|Posted on April 28, 2016 at 6:50 PM|
How did the town of Young get its name? Why did the people in authority at the time not call it Burrowmunditroy or Burrangong which were the local Wiradjuri names for the area? It could have been called Spring Creek, Chance Gully , Blackguard Gully, or even Lambing Flat.
Apparently at one time the suggested name was Albert Town, to honour Queen Victoria’s husband, Prince Albert.
The Sydney Morning Herald’s Special Correspondent on March 18th 1861 stated, “The Government district surveyor has been engaged during the past week surveying the Lambing Flat, for the township, which, I understand is to be called Albert Town. The appearance of the place is greatly improved of late; some fine buildings are going up rapidly; several public houses are now nearly completed, and are large and commodious places. Lambing Flat or Albert Town is the place for all commercial transactions, and the centre of the Government offices. The Oriental Bank Corporation are building compact and spacious premises for their offices here… There is at present one day school on Lambing Flat, but only a small number of pupils attend.”
The Government surveyor selected James White’s Lambing Flat as the site for a village and the first pencil sketch was transmitted to Sydney to the Surveyor General on April 18th 1861. Northern tracks were shown to Burrangong station and to Bathurst; southward to the Spring Creek diggings and to Robert’s Currawong station, and eastwards to Burrowa.
On Saturday April 20th the first land sale for town allotments at Lambing Flat in the County of Monteagle and Parish of Young were advertised for sale on May 28th at an upset price of £20 per acre. Twenty seven lots were offered.
The Miner reported with some scepticism that, “Our township has received the name Young in honour of His Excellency the Administrator of the Government. Its brevity classifies well with Hay and Yass but it is inappropriate for the capital of Burrangong.”
Sir John Young (1807-1876) was born on 31st August 1807 in Bombay, India, eldest son of Sir William Young, 1st Baronet and East India Company director. He was educated at Eton and Corpus Christie College, Oxford.
On 18th January 1861 he was appointed to succeed Sir William Denison as governor of NSW; because of inter-colonial jealousy he was not given the title governor-general, borne by his two predecessors. He arrived in Sydney in March 1861 and immediately plunged into an angry and complicated political crisis. With the five year term of the Legislative Council due to expire he accepted Sir Charles Cowper’s proposal that the council should be made elective. Young conditionally approved Cowper’s nomination of twenty one new members, but they were never sworn in as other members of the council resigned and deprived the council of a quorum. Two government bills regarding Sir John Robertson’s land bills were also rejected. Young had to face other problems affecting relations between his office and the cabinet.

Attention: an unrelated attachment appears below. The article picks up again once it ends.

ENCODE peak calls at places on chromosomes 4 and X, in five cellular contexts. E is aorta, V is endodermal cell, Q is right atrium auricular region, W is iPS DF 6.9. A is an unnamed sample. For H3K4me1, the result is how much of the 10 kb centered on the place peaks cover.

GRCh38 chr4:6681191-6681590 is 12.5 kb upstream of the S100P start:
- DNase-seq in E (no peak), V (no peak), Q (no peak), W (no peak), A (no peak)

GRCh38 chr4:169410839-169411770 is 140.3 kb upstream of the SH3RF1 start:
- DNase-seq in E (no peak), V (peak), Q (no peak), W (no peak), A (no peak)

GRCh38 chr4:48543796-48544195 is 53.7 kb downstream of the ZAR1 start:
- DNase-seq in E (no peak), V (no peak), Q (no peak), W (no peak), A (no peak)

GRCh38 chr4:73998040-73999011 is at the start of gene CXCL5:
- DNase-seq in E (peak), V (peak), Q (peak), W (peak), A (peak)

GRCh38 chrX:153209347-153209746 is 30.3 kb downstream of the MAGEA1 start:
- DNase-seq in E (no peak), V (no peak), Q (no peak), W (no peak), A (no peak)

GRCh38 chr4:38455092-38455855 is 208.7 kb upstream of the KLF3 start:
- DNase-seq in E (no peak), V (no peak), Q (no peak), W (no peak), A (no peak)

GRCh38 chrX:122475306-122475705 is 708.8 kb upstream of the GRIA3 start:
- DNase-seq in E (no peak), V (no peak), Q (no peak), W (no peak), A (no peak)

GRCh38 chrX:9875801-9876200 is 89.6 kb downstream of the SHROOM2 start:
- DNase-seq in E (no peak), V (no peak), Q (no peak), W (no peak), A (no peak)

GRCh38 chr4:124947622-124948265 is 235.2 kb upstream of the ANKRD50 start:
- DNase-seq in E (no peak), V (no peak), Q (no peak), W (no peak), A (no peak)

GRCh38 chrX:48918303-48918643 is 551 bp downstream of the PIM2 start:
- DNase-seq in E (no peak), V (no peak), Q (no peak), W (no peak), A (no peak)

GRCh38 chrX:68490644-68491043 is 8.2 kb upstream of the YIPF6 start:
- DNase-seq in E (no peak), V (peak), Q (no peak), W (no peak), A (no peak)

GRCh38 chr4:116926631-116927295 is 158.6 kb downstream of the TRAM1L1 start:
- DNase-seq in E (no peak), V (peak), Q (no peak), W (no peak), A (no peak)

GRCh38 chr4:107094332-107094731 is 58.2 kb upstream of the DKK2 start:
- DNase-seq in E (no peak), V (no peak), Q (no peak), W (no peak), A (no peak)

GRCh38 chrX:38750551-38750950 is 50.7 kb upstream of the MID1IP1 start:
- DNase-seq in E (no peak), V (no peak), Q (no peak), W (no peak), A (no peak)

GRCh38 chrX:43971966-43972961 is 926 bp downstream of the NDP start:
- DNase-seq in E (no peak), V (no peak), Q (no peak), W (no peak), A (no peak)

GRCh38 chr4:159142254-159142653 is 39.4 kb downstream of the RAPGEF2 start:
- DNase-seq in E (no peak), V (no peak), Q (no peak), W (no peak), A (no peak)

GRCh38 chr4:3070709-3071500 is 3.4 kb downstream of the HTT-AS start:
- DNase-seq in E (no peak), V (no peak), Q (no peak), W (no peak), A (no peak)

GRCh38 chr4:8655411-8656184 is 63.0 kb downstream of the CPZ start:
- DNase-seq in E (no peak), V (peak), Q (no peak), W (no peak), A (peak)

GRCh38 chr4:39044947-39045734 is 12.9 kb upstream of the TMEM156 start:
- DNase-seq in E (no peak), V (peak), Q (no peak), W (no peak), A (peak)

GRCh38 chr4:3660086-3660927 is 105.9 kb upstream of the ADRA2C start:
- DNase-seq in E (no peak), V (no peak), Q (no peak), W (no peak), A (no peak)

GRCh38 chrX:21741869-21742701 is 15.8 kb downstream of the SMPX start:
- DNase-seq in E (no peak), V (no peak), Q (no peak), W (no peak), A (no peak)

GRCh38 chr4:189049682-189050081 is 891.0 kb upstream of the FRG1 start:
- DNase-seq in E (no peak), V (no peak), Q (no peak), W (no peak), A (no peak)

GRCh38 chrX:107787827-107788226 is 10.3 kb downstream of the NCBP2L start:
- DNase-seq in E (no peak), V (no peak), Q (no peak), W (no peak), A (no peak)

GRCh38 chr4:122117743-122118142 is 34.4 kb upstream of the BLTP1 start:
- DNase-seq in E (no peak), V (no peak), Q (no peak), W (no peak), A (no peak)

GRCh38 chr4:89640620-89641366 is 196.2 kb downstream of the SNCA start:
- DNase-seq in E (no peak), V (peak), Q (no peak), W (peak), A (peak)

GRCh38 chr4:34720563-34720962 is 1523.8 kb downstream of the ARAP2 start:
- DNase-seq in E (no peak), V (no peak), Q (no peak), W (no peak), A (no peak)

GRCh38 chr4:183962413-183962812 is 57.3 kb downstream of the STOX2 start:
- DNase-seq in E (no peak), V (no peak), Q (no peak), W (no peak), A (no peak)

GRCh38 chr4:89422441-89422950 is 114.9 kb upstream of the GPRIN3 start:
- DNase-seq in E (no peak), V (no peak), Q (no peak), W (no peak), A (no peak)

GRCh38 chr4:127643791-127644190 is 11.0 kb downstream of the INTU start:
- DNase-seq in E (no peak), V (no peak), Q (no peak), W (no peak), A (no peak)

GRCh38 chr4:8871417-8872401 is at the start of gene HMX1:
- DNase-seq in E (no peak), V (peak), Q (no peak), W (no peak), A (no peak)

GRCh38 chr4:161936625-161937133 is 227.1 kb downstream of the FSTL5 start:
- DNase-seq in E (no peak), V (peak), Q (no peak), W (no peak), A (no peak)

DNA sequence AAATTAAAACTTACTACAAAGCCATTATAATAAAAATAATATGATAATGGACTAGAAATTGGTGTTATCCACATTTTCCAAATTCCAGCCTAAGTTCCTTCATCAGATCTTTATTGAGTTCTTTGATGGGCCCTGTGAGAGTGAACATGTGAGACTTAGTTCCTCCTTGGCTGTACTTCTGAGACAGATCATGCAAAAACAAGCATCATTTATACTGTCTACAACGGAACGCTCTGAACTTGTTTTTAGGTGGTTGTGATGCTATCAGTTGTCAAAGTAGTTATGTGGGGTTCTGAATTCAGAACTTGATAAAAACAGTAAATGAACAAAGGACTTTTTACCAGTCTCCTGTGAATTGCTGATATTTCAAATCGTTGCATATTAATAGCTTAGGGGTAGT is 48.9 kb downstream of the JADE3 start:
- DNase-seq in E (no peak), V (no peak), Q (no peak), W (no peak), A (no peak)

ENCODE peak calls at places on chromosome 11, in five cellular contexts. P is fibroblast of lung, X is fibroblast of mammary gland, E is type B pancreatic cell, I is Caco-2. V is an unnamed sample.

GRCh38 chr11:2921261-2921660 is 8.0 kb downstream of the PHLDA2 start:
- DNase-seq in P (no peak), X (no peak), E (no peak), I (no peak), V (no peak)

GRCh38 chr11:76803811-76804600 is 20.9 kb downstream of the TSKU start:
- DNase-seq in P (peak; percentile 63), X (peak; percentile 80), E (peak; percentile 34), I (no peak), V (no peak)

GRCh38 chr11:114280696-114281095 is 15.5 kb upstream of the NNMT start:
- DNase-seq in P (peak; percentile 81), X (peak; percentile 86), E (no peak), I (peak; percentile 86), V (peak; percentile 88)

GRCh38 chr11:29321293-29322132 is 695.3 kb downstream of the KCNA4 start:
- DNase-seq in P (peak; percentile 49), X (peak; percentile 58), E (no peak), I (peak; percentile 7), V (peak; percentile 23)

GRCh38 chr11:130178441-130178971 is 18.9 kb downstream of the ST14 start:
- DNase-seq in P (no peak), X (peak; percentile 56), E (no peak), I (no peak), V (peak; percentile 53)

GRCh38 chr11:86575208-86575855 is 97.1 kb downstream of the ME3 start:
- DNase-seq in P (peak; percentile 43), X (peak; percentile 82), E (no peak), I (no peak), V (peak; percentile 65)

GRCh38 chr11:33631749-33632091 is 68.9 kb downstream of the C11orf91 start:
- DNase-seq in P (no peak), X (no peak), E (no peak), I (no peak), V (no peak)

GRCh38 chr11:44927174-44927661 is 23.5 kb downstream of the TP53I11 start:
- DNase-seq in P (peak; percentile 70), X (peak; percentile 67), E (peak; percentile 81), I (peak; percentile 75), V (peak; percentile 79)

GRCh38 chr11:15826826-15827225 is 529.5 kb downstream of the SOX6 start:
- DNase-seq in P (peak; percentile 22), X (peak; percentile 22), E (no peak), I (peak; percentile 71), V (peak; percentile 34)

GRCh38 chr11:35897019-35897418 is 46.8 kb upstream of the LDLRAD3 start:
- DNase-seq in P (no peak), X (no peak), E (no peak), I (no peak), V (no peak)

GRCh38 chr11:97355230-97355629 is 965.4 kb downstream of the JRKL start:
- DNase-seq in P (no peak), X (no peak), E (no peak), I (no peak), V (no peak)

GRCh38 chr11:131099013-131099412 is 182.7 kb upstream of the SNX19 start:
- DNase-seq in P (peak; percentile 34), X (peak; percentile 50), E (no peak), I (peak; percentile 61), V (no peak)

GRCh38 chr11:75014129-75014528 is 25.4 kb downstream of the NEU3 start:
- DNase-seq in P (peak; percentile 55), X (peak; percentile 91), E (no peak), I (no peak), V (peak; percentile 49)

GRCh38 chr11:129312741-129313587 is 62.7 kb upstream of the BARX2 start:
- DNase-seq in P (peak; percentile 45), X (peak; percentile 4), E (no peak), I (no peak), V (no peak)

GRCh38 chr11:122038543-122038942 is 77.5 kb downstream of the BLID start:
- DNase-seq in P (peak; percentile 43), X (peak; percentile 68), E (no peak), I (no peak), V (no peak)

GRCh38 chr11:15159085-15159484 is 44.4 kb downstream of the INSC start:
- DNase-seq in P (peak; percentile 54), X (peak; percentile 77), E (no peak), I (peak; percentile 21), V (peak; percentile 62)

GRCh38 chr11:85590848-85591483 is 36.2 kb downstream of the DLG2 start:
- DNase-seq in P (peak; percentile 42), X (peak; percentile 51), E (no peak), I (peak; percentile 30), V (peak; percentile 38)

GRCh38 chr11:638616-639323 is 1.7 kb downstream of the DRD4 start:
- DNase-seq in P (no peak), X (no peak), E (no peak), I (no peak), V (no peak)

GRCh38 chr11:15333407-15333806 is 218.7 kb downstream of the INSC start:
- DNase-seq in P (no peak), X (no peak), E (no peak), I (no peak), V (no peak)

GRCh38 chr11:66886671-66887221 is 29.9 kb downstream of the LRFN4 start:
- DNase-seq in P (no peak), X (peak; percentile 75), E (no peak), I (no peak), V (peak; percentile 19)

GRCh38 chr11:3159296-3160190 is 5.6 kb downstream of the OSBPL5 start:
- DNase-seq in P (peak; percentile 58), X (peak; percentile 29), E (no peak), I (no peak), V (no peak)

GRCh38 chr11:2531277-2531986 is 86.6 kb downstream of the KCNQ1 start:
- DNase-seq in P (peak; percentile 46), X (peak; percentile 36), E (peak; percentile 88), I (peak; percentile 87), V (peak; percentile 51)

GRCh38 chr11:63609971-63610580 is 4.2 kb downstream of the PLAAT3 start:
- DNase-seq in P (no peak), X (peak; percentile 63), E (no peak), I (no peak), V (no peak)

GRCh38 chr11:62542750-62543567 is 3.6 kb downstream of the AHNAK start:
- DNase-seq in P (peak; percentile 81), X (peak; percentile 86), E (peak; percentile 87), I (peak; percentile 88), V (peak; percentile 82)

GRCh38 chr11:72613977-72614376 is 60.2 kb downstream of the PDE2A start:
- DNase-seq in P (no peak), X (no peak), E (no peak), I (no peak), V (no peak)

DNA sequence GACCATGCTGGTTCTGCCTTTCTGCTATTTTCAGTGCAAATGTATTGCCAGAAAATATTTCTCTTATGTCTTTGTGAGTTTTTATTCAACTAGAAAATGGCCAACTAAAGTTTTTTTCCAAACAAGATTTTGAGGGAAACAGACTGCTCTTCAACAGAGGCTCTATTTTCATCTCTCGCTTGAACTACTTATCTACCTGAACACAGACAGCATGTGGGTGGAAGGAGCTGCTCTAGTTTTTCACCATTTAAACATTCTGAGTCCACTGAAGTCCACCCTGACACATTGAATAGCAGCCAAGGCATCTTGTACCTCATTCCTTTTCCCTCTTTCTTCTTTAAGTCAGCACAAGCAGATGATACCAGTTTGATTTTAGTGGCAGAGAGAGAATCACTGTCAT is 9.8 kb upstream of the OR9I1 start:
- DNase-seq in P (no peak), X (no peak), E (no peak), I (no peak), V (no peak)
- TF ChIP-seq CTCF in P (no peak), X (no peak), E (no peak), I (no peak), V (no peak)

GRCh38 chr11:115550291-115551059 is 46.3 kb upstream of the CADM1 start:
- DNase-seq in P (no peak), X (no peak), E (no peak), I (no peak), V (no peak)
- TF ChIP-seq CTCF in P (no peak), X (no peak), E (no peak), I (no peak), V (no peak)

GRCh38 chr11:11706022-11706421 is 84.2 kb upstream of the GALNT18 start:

Unlike some of his successors, Young had little trouble over his exercise of the royal prerogative of pardon. Except in capital cases, he dealt with pardons without reference to his ministers; most of the colony’s leading men preferred the prerogative to be beyond the reach of political interference. In 1863 he overruled his Executive Council and commuted the bushranger John Bow’s sentence to life imprisonment.
Unwilling to leave his ministers unsupervised in Sydney, Young did not travel widely or frequently in the colony, but he and his wife were keenly aware of the responsibilities of Government House and were active in good causes. He worked diligently for the Sydney Ragged Schools, the Society for the Relief of Destitute Children, the Sydney Female Refuge Society, the Female School of Industry and the House of the Good Shepherd. A devout Evangelical Anglican, he appealed for non-sectarian sympathy and tolerance, raising the ire of some Protestants when he chaired a meeting in 1865 to organise the rebuilding of the burnt St. Mary’s cathedral.
It is hard to find any reference to the reason the town of Young was given its somewhat strange name. But it is generally accepted that the powers to be, probably Charles Cowper, wanted to remove the name Lambing Flat from the map as the riots and disturbances were a sad reflection on the Government of the day.
Sourced from Old Young, Ross Maroney; Rich Earth, William Bayley; Australian Dictionary of Biography, John Ward.
Young Historical Society – Brian James.